"Magnificient saga of ancient lore!"

Susan Squires is a puzzler to try and shoebox. But somehow, I think she enjoys people being unable to neatly label her and put her in pigeonhole.

Her first novel was a powerhouse debut. DANEGELD dealt with a period in Britain's history generally ignored (last one I can recall was Johanna Lynsay in her Medieval Trilogy and that was a long time ago!). It was grimly realistic, provoking - possibly too grim and provoking for more timid readers. Squires meets the ugly realities of that period head on, does not flinch or back off just to make it easier on the reader. I am glad to see savvy Dorchester Publishing giving her 'elbow room' and backing her bold prose.

Her second, SACRAMENT gave us a thinking woman's vampire tale. Not dwelling on the vampire aspect of the story, she provoked - I often wonder if provoke is not Squire's middle name - you into looking at good and evil - not of the vampire, but of desires of the individuals, those acted upon and those repressed, and the choices those desire can drive one to make. Many bemoaned this was not a traditional vampire tale, to which Squires quite blithely thanked you. Her third work, BODY ELECTRIC, pushed all the boundaries and was a brilliantly conceive bit of Michael Crichton techno- thriller. Sometimes, you might not LIKE what Squires is doing in her books, but she never fails to PROVOKE you, challenge you, to make you think.

Squires comes full circle, returning to that dark period in British History - and WOW - her fourth novel, DANELAW hits bull's-eye. This is not a sequel to DANEGELD, so do not buy it with that impression.

DANELAW stands on it on and it is Squires' best work. Rich in lore of the British Isles and the Dane invaders during the period of Alfred, Squires delivers a powerful tale of Epona "Pony", the last of her kind, a horsewhisper who lives below the great chalk horse on the Downs. She little knows she is a priestess to the Cult of Epona, the Scots Horse Goddess of War, but the fame of the Goddess Epona was spread far and wide. Called 'Mare' (MAH-ray) by the Irish of Dalriada, the Goddess was the bringer of dreams - good and bad. The English word "nightmare" is derived from her Irish name. The Goddess was even adopted by the conquering Romans whose cavalry called upon her to aid them before a charge. She was the only Celtic deity enshrined and worshipped in Rome. To the Saxon Alfred, the man who would unite Britain after the Roman withdrawal and reclaim Danelaw (nearly a 1/3 of England) from the Danes, Epona was called Horsa. Whatever the name, he saw the power of using Pony to achieve his destiny.

Pony is a smart lass, though often naive, and sees her role a simple fulfill her destiny to produce the next girl child to live under the chalk horse on the Downs, to continue the line. Though unworldly, she realized when Alfred appears on her doorstep he means to use her. In her shrewdness, she uses him to give her the child.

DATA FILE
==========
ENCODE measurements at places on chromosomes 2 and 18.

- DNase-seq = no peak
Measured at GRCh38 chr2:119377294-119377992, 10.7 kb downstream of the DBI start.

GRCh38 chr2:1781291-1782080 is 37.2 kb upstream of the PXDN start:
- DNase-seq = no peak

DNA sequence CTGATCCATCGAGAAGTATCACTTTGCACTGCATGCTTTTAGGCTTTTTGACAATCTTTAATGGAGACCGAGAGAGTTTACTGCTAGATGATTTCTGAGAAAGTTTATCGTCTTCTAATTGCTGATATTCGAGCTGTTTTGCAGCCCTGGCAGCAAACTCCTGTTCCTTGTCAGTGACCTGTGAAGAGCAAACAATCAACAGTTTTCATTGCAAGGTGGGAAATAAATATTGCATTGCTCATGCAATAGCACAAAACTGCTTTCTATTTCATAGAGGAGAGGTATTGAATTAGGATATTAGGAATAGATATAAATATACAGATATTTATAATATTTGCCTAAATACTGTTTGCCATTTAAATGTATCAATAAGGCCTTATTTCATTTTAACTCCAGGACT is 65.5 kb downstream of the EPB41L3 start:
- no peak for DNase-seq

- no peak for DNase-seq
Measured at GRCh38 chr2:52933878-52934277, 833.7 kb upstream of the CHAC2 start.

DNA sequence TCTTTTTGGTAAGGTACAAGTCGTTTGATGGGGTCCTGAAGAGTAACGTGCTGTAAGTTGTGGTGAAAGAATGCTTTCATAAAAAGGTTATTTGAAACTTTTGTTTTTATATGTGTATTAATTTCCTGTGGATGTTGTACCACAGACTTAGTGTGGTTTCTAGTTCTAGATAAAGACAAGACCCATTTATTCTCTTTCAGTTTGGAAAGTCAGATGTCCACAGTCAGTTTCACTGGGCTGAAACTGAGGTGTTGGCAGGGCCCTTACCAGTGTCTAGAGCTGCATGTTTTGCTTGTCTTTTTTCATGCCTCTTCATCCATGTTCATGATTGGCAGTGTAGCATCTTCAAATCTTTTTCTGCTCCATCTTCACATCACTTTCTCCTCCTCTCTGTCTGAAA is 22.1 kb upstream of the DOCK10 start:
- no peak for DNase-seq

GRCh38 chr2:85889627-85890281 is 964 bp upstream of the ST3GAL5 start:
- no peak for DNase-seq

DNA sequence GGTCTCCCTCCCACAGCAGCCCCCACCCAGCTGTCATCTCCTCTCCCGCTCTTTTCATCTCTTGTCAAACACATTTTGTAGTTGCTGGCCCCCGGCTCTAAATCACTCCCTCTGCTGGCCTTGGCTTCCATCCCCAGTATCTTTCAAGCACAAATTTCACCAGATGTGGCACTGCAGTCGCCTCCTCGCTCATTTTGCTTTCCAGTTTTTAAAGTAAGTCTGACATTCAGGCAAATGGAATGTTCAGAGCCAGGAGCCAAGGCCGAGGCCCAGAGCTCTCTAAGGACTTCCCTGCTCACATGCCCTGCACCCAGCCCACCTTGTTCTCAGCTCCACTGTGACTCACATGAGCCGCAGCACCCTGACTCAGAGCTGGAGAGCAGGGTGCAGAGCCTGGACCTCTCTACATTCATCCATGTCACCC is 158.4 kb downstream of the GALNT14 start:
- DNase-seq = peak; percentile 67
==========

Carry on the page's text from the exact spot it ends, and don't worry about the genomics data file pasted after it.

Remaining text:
Only, the Viking plunders come, and Pony's finds there is more to fulfilling a prophecy than conceiving a child. The pawn of Valgar, the Dane leader, she expects barbarians who would take her prison and try to steal her herd of magical horses. Instead, she finds a man of wisdom, fire, and strength.

And he knows the way of the Horse. A man who could steal her heart.

Squires gives us a rousing Saga of one woman set on filling her destiny, caught between the clash of Saxon and Viking cultures, and two equally determined men, each bent on making a kingdom in Britain. Her characters are vivid, well drawn, the research impressive. I have dealt with this history & lore for decades, even wrote an award winning series of essays on Epona being the mother-face of the triple goddess, linking her with Elphame and the Cailleach. Squires impressed me with her dealing with the period and the legend of Epona as few writers could.

I simply could not put this book down.

Posted March 28, 2003

Reviewed by Deborah Macgillivray
Posted January 3, 2007


Out of Darkness, light. War swept England, and the dark ages grew darker as Vikings put Saxon strongholds to the torch and promised new rule. The horde found Epona, Daughter of the Goddess, on the hill beneath the Sign of the White Horse. There she had lived, awaiting the man who was fated to give her a child. In Viking fires burned her destiny.


by Susan Squires

Love Spell
February 1, 2003
Available: February 2, 2003
ISBN #0843951249
EAN #9780843951240
389 pages
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Other Books by
Susan Squires

The Mists of Time
A Twist In Time
Time for Eternity
Dead After Dark
One With the Darkness
One With the Shadows
One With The Night
Love At First Bite
The Burning
The Hunger
The Companion
No More Lies
The Only One
Body Electric

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